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Radha Vilas Karyalaya, Varanasi Vs. Commissioner of Income-tax, Lucknow. - Court Judgment

LegalCrystal Citation
SubjectDirect Taxation
CourtAllahabad High Court
Decided On
Case NumberIncome-tax Reference No. 219 of 1960
Reported in[1969]71ITR279(All)
AppellantRadha Vilas Karyalaya, Varanasi
RespondentCommissioner of Income-tax, Lucknow.
Excerpt:
- - the tribunal was satisfied that two questions of law did arise out of its appellate decision dated july 8, 1958, the tribunal accordingly referred to this court the two questions of law quoted above......of the president that this case had been previously death with by another bench, he constituted a special bench. at that time a new judicial member (sri sriramulu), had joined the tribunal and was allowed to sit on the bench with a view to gain experience. it is regretted that the president lost sight of the fact that he should not have been a party to the order. the main order is by the president and all the other members have signed that order. no one has differed with the view taken by the president.'as already mentioned, the judgment of the tribunal is signed by four members. sri mehrotra, president, signed it on july 6, 1958. the three judicial members including the new member, sri srirmaulu, signed the judgment on july 8, 1958. it is thus clear that all the four members including.....
Judgment:

V. G. OAK C.J. - The Income-tax Appellate Tribunal, Allahabad Bench, has referred the following two questions of law to this court.

'(1) Whether, on the facts and circumstances of the case, and having regard to the deed executed by the assessee on August 13, 1936, the whole of the income from the business styled as Radha Vilas Karyalaya is the income of the assessee and assessable in its hands or that half of the income belongs to a separate trusts styled as Sri Ram-Lakshman-Janki ?

(2) Whether the order passed by the Tribunal dated July 8, 1958, under the signature of four of its members is valid in law ?'

This reference governs six assessment years, viz., 1951-52, 1952-53, 1953-54, 1954-55, 1955-56 and 19956-57. For the first five assessment years, Sita Ram, deceased, was assessed as an individual. He died on April 1, 1955. An association of persons under the style of M/s. Radha Vilas Karyalaya was assessed for the 6th assessment year 1956-57. For the same assessment year 1956-57, Sita Ram, deceased,, was also assessed for a part of the accounting period. For each of these assessment year the question arose whether the assessee was liable for the whole of the income fro a certain business styled as Radha Vilas Karyalaya. The assessee took the position that half of the income belongs to a separate rust styled as Sri Ram-Lakshuman-Janki. This contention raised by the assessee was overruled by the Income-tax Officer. The assessee was assessed for the whole of the income from the business styled as Radha Vilas Karyalaya. This view of the Income-tax Officer was upheld in appeal and in further appeal by the Appellate Assistant Commissioner and the Income-tax Appellate Tribunal, respectively. Radha Vilas Karyalaya applied for reference to court on a number of question. The Tribunal was satisfied that two questions of law did arise out of its appellate decision dated July 8, 1958, The Tribunal accordingly referred to this court the two questions of law quoted above.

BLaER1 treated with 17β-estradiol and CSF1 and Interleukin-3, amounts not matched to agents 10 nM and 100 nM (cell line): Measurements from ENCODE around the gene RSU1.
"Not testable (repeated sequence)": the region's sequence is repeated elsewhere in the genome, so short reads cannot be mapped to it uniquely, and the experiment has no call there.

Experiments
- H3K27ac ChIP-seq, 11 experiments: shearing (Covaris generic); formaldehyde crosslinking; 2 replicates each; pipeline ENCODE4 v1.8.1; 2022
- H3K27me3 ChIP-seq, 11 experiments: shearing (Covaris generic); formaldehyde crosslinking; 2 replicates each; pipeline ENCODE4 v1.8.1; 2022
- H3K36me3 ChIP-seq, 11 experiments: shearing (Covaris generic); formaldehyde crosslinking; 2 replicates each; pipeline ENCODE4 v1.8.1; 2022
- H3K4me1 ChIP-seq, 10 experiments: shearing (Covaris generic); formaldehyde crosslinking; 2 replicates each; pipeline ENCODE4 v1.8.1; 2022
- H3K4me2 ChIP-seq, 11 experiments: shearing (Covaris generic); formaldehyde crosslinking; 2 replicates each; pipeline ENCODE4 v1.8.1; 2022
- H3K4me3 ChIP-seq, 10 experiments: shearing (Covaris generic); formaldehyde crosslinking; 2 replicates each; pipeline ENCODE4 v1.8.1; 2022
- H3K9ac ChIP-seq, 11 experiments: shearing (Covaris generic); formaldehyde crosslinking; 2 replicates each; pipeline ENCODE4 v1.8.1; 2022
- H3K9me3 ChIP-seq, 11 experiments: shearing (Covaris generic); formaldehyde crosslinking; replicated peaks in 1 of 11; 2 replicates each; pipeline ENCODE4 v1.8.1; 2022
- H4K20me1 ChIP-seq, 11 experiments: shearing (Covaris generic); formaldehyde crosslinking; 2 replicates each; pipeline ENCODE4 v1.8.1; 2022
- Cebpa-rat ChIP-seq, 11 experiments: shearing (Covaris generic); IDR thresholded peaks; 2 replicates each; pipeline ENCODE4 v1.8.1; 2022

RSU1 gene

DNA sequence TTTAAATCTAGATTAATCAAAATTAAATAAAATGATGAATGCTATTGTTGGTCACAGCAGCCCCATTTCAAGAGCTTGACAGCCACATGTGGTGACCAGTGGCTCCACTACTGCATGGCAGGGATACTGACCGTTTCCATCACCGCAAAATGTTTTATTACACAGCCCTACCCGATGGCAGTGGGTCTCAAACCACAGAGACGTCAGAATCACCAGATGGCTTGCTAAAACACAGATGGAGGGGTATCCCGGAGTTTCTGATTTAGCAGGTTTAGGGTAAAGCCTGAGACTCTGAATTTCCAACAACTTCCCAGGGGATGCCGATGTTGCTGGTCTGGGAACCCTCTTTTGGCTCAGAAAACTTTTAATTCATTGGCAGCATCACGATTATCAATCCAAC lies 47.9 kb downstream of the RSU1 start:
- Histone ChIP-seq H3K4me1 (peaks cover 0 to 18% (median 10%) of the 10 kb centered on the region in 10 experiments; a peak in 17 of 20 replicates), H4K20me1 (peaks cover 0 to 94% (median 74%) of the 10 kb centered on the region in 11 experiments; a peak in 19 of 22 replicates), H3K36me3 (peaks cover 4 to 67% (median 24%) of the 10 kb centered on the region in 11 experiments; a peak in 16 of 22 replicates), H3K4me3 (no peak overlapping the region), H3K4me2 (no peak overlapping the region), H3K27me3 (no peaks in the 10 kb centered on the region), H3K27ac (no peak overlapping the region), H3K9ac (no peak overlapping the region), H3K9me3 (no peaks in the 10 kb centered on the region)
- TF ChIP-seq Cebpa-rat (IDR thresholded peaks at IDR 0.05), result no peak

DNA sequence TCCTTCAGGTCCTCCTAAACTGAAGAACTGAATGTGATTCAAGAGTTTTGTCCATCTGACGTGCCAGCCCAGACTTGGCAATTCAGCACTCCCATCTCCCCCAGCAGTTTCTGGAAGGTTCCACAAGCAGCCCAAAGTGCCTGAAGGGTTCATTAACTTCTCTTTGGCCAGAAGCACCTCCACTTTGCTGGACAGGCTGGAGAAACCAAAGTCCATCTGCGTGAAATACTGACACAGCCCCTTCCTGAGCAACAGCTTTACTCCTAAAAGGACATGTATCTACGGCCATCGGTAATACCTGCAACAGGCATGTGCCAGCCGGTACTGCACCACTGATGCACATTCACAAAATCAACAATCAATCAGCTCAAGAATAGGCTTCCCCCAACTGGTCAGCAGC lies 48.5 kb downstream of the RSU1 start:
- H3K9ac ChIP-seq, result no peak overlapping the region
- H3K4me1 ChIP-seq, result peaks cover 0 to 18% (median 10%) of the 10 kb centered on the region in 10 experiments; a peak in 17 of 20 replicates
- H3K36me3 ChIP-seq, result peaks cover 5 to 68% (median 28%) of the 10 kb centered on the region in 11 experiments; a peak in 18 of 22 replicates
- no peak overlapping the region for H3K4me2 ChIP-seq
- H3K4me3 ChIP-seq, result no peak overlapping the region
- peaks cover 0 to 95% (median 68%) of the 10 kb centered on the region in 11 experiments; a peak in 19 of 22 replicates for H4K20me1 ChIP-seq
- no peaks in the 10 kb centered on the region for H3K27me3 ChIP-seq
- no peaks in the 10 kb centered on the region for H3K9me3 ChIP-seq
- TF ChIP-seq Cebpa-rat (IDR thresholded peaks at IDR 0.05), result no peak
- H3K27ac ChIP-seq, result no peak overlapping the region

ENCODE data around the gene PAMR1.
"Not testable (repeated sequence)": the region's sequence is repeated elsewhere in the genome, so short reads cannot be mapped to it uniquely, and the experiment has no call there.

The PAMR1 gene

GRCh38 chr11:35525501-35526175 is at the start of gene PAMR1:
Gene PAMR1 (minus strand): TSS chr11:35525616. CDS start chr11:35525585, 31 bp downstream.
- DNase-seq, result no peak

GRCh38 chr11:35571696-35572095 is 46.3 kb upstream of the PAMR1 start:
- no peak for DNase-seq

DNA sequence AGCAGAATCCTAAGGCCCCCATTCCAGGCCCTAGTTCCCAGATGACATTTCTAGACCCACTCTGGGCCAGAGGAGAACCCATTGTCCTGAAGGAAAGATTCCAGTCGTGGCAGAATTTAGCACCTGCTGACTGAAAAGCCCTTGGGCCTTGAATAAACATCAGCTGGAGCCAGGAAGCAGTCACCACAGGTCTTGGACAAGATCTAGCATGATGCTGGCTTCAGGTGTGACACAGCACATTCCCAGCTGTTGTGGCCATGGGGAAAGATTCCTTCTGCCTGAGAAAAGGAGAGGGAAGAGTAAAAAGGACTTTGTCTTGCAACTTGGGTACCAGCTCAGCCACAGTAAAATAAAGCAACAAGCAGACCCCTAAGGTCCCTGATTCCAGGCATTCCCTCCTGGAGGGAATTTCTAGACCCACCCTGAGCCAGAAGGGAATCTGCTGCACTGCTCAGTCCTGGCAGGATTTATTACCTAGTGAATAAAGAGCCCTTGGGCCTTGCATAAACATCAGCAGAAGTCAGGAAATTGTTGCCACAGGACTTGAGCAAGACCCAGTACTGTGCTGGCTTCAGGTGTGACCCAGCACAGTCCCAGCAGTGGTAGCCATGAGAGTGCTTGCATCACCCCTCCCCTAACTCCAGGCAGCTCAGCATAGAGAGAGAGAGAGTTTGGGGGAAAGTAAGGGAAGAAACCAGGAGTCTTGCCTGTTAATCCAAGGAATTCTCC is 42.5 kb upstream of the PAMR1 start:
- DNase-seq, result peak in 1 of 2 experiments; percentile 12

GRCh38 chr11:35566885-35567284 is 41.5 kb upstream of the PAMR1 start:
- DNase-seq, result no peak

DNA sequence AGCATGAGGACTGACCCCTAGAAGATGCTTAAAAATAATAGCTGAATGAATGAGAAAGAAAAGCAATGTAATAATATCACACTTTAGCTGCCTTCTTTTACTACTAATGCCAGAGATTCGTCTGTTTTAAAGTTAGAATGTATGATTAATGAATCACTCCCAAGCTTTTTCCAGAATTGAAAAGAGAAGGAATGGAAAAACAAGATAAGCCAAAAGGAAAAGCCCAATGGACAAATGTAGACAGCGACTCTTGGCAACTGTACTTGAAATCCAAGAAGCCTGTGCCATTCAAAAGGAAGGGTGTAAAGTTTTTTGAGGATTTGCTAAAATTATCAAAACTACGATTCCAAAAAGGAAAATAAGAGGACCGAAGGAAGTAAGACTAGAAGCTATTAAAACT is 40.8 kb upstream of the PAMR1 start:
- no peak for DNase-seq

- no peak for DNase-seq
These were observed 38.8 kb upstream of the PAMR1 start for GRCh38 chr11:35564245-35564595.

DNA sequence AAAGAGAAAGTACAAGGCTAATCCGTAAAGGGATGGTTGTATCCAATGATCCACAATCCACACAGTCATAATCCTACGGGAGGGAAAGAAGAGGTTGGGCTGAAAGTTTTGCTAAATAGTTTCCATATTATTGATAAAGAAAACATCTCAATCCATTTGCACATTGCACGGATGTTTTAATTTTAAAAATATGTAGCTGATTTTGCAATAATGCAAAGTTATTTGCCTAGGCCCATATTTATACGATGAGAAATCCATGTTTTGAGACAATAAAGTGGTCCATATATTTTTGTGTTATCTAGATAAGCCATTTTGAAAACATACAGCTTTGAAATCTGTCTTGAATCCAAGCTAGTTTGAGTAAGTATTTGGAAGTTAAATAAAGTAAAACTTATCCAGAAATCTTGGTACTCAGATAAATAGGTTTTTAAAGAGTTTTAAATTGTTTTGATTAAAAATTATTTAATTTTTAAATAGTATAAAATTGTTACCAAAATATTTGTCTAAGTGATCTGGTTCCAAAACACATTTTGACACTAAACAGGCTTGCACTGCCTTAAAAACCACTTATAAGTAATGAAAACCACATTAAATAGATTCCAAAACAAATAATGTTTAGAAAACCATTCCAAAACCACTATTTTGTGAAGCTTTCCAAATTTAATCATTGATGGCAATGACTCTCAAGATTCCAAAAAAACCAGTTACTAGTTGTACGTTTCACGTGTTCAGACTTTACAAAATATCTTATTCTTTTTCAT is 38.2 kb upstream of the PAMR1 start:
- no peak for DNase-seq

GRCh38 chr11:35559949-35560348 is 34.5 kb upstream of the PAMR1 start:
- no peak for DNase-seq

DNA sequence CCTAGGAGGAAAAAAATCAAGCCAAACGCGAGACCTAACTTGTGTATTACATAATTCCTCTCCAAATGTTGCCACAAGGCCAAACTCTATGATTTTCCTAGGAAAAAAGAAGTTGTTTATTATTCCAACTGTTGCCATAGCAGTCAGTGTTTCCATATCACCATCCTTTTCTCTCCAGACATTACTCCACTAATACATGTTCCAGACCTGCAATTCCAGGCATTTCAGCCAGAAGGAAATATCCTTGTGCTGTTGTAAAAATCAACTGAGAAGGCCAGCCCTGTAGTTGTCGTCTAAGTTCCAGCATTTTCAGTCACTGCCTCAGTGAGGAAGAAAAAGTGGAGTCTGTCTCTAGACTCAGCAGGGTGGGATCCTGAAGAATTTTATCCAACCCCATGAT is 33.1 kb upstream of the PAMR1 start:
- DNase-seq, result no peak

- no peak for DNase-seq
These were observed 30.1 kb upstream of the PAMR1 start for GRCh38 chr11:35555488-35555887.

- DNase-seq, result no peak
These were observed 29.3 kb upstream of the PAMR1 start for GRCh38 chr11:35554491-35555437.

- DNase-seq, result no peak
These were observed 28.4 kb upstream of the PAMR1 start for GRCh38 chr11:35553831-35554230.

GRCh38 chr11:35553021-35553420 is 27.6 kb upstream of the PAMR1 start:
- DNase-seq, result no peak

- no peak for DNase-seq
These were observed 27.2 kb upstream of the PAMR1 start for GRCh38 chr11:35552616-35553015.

We find it convenient to take up question No. 2 first. Annexure 'G' to the statement of the case is a copy of the judgment of the Income-tax Appellate Tribunal of the case is a copy of the Judgment has been signed by four Members. Sri P. C. Mehrotra was the President and Accountant Member; while Sri S. C. Manchanda, Sri Vidya Sankaran and Sri Sriramulu were Judicial Members. The Applicants contention is that four Members could not constitute a Bench of the Appellate Tribunal. The answer of the department is that, in the first place, the appeal was actually decided by three Members, and not by four Members. In the alternative, it is suggested that the irregularity does not render the judgment of the Tribunal invalid.

The Tribunal in the statement of the case has described the circumstances under which the appeal before the Tribunal was disposed of in July, 1958 :

'The Bench before which this case came up for hearing consisted of the President (Accountant Member) and Sri Manchanda (Judicial Member). When it came to the Knowledge of the President that this case had been previously death with by another Bench, he constituted a special Bench. At that time a new Judicial Member (Sri Sriramulu), had joined the Tribunal and was allowed to sit on the Bench with a view to gain experience. It is regretted that the President lost sight of the fact that he should not have been a party to the order. The main order is by the President and all the other members have signed that order. No one has differed with the view taken by the President.'